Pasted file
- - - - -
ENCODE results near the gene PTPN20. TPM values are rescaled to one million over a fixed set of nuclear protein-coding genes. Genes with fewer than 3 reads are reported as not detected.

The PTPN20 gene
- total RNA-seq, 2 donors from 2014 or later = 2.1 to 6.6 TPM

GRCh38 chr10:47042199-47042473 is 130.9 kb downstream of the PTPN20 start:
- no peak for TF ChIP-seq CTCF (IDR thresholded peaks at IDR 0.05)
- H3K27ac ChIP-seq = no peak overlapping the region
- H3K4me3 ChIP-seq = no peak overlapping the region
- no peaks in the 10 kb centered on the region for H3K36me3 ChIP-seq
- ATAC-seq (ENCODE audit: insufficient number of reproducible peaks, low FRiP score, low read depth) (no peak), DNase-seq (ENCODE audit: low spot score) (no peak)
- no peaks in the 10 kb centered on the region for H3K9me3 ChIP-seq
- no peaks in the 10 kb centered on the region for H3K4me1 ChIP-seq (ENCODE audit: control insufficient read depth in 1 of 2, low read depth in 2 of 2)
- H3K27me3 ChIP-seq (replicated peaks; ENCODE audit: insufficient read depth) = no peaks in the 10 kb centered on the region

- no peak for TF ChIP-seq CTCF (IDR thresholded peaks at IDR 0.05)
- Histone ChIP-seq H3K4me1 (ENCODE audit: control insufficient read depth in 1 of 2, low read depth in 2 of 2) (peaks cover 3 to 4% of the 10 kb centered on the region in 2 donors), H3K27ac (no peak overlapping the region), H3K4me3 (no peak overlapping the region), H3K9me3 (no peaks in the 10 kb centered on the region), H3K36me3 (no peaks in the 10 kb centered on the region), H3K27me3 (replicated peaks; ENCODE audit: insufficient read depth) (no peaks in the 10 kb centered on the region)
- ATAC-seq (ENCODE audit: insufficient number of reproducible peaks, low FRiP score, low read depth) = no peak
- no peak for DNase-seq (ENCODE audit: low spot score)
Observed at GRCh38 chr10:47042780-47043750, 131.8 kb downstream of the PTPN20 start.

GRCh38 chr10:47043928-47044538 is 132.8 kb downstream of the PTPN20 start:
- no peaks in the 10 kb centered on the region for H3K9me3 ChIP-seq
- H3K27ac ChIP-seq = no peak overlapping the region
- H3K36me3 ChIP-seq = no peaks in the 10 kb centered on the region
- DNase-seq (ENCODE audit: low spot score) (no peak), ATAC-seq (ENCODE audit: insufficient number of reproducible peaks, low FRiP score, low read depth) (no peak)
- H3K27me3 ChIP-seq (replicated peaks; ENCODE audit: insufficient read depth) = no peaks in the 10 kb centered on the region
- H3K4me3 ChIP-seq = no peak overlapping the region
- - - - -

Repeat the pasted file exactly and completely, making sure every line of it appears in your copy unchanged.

ENCODE results near the gene PTPN20. TPM values are rescaled to one million over a fixed set of nuclear protein-coding genes. Genes with fewer than 3 reads are reported as not detected.

The PTPN20 gene
- total RNA-seq, 2 donors from 2014 or later = 2.1 to 6.6 TPM

GRCh38 chr10:47042199-47042473 is 130.9 kb downstream of the PTPN20 start:
- no peak for TF ChIP-seq CTCF (IDR thresholded peaks at IDR 0.05)
- H3K27ac ChIP-seq = no peak overlapping the region
- H3K4me3 ChIP-seq = no peak overlapping the region
- no peaks in the 10 kb centered on the region for H3K36me3 ChIP-seq
- ATAC-seq (ENCODE audit: insufficient number of reproducible peaks, low FRiP score, low read depth) (no peak), DNase-seq (ENCODE audit: low spot score) (no peak)
- no peaks in the 10 kb centered on the region for H3K9me3 ChIP-seq
- no peaks in the 10 kb centered on the region for H3K4me1 ChIP-seq (ENCODE audit: control insufficient read depth in 1 of 2, low read depth in 2 of 2)
- H3K27me3 ChIP-seq (replicated peaks; ENCODE audit: insufficient read depth) = no peaks in the 10 kb centered on the region

- no peak for TF ChIP-seq CTCF (IDR thresholded peaks at IDR 0.05)
- Histone ChIP-seq H3K4me1 (ENCODE audit: control insufficient read depth in 1 of 2, low read depth in 2 of 2) (peaks cover 3 to 4% of the 10 kb centered on the region in 2 donors), H3K27ac (no peak overlapping the region), H3K4me3 (no peak overlapping the region), H3K9me3 (no peaks in the 10 kb centered on the region), H3K36me3 (no peaks in the 10 kb centered on the region), H3K27me3 (replicated peaks; ENCODE audit: insufficient read depth) (no peaks in the 10 kb centered on the region)
- ATAC-seq (ENCODE audit: insufficient number of reproducible peaks, low FRiP score, low read depth) = no peak
- no peak for DNase-seq (ENCODE audit: low spot score)
Observed at GRCh38 chr10:47042780-47043750, 131.8 kb downstream of the PTPN20 start.

GRCh38 chr10:47043928-47044538 is 132.8 kb downstream of the PTPN20 start:
- no peaks in the 10 kb centered on the region for H3K9me3 ChIP-seq
- H3K27ac ChIP-seq = no peak overlapping the region
- H3K36me3 ChIP-seq = no peaks in the 10 kb centered on the region
- DNase-seq (ENCODE audit: low spot score) (no peak), ATAC-seq (ENCODE audit: insufficient number of reproducible peaks, low FRiP score, low read depth) (no peak)
- H3K27me3 ChIP-seq (replicated peaks; ENCODE audit: insufficient read depth) = no peaks in the 10 kb centered on the region
- H3K4me3 ChIP-seq = no peak overlapping the region